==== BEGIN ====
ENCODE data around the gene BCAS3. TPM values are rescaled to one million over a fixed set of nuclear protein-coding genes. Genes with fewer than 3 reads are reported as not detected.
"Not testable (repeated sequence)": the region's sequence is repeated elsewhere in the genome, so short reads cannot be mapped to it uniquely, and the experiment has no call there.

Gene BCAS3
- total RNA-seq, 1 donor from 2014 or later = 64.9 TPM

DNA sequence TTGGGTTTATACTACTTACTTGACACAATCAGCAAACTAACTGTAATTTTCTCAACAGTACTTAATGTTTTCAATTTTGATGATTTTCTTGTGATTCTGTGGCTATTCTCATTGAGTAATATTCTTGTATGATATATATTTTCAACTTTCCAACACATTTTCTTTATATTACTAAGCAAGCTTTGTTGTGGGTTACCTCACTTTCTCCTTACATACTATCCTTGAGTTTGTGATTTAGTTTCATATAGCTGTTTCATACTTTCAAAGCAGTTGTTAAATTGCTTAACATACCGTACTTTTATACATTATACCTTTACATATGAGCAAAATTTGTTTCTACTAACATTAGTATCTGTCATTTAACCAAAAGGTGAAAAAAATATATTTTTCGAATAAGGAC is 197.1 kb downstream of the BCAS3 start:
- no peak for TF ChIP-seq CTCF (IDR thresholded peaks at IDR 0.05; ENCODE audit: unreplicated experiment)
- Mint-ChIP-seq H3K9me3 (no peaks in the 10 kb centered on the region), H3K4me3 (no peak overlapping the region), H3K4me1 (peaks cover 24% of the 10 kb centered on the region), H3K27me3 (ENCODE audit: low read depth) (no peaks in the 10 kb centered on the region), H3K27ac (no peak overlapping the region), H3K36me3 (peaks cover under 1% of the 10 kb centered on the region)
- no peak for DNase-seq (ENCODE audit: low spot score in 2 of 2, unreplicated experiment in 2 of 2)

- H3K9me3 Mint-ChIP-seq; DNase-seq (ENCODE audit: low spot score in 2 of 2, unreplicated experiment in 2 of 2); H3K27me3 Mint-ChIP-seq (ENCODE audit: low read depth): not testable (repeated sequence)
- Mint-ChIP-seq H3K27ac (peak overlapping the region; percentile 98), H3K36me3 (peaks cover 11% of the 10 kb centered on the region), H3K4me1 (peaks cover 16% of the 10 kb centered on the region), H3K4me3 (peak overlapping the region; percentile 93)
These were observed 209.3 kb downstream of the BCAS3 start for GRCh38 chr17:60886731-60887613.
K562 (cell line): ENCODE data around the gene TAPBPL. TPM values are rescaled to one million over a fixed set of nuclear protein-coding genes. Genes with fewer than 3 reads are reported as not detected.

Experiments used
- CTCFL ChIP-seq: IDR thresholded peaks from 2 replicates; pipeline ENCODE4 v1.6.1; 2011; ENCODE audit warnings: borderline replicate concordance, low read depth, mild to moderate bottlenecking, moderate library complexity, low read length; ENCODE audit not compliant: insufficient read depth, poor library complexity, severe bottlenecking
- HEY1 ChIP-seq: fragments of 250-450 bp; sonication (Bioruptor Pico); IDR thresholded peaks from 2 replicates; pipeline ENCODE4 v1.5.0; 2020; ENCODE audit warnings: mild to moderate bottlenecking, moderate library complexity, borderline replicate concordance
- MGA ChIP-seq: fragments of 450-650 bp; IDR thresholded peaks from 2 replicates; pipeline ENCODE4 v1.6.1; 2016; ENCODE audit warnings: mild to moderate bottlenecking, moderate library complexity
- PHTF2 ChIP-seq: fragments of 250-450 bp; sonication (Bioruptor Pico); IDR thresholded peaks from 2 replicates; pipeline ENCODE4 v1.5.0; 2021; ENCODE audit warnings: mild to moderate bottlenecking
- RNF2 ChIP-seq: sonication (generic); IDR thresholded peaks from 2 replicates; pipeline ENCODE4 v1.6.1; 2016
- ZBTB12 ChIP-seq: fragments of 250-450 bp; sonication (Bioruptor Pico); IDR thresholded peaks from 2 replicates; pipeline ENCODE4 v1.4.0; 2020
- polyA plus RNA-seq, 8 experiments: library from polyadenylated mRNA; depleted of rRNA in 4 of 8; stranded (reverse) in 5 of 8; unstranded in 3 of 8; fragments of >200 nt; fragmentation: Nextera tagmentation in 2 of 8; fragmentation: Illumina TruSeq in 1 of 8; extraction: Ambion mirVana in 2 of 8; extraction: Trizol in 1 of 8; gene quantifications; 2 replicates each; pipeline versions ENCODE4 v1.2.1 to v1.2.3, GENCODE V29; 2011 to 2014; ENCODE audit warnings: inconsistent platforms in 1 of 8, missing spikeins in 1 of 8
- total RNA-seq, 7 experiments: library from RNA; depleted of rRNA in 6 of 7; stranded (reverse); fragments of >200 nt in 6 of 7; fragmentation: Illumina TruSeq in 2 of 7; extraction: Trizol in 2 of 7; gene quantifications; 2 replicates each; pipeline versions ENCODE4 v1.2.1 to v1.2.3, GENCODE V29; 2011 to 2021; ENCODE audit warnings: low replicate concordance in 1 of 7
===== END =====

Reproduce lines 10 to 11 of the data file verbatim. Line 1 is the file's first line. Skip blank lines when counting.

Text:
- Mint-ChIP-seq H3K27ac (peak overlapping the region; percentile 98), H3K36me3 (peaks cover 11% of the 10 kb centered on the region), H3K4me1 (peaks cover 16% of the 10 kb centered on the region), H3K4me3 (peak overlapping the region; percentile 93)
These were observed 209.3 kb downstream of the BCAS3 start for GRCh38 chr17:60886731-60887613.